Many of his characters carry a dark edge hovering over his shoulder. The Stephen Frears-directed The Grifters may be the darkest film he's made and his best all-out acting. Roy Dillon is on a road to nowhere, addicted to con games in ways he can't recognize. He's like an alcoholic who thinks he can stop drinking whenever he wants. Noir anti-hero roles are often reserved for tough guys or all-American types. Cusack brought a unique quality to Roy - he's world-weary but without the necessary tools to handle his gift.

Although he was the straight man to a cast of zany comedians in One Crazy Summer, he has demonstrated a knack for a bit of comedy himself, evidenced in Bullets Over Broadway, where he does a laudable Woody Allen. Although even there, Chazz Palminteri and Jennifer Tilly get most of the laughs. David Shayne is more the brilliant but tortured artist, much like his Chuck Schwartz in Being John Malkovich.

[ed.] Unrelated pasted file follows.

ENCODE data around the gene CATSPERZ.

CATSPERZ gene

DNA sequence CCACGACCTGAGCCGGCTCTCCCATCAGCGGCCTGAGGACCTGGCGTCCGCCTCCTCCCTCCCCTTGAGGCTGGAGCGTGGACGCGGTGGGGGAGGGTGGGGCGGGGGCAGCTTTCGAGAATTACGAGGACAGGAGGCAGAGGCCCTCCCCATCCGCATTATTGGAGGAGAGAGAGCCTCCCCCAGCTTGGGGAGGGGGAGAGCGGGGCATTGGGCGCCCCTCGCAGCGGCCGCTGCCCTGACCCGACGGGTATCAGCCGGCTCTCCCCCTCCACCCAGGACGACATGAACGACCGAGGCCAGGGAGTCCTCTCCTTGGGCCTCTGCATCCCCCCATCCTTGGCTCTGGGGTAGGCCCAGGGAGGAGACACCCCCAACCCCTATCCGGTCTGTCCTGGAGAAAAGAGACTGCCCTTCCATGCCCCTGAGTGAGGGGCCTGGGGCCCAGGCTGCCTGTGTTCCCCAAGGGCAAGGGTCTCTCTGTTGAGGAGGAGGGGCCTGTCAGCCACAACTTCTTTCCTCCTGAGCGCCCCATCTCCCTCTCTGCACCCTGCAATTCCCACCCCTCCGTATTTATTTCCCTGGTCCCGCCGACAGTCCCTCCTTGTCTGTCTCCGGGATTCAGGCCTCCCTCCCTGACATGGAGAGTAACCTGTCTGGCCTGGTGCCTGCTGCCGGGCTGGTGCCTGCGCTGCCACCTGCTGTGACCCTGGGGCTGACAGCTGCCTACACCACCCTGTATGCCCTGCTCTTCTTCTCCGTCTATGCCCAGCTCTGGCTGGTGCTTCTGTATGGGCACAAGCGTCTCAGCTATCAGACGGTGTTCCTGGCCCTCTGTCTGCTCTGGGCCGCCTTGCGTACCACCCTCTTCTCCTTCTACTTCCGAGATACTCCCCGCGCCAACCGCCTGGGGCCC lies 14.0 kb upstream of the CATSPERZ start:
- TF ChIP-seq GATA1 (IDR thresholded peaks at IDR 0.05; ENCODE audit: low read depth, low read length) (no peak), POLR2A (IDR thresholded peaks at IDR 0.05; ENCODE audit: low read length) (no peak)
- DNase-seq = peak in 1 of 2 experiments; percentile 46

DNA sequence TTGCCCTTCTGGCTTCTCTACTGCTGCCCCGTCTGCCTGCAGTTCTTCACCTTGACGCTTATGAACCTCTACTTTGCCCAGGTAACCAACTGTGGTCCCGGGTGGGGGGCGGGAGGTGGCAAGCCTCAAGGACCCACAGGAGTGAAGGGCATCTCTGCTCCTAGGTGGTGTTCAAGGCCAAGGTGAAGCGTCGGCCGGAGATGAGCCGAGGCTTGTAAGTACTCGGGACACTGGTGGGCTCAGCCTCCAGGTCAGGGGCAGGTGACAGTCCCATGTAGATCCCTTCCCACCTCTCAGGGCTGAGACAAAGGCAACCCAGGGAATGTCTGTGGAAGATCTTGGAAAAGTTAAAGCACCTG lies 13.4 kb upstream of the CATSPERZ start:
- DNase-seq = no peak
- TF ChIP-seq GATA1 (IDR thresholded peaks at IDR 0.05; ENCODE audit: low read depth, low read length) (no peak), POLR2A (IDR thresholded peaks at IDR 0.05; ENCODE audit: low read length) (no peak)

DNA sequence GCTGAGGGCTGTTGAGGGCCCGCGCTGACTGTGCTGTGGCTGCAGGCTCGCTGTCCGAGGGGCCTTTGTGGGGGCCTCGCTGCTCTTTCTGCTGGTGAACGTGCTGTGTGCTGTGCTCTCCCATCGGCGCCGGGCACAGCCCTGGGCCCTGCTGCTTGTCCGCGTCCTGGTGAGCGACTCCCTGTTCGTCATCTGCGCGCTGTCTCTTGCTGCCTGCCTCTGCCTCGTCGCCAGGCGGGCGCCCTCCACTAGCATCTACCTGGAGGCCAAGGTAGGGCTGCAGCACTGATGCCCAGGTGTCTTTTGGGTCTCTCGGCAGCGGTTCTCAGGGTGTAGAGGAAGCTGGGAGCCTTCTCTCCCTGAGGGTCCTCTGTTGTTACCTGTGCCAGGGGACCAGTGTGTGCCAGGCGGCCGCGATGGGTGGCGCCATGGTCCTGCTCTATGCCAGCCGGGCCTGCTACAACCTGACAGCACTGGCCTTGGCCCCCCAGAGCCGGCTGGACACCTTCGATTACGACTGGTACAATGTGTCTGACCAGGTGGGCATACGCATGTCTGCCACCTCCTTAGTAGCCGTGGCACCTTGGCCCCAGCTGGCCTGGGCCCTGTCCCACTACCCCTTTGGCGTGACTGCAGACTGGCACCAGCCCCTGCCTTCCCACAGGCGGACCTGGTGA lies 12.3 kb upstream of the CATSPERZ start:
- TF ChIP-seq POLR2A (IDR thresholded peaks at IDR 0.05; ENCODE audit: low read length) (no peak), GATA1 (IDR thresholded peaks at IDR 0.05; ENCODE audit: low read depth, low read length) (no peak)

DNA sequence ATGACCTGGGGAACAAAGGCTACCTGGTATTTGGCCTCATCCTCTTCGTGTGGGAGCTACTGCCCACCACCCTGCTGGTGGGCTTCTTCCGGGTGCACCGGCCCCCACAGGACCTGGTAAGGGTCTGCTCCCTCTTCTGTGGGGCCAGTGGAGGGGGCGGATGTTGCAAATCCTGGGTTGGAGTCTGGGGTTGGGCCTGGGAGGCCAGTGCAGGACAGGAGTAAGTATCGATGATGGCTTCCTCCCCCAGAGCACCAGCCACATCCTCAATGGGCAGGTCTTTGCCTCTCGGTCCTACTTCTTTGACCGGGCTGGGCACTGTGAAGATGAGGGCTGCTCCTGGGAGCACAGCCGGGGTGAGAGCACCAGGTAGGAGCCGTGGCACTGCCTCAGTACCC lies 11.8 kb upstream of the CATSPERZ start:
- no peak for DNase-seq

The last decade has seen Cusack occasionally veer toward more commercial fare like the aforementioned disasters in 2001. Then he had the risible 2012 two years ago. I suppose there's some value beyond just a pay day in doing a film like that. Maybe it's good fun to go out there and play in a film where the world is falling apart and the most important acting direction you have to follow is, "Hit your mark and then look worried." Perhaps Hot Tub Time Machine looked much better on paper. The title certainly suggests something kind of amusing and weird, but the final product must have been a real disappointment.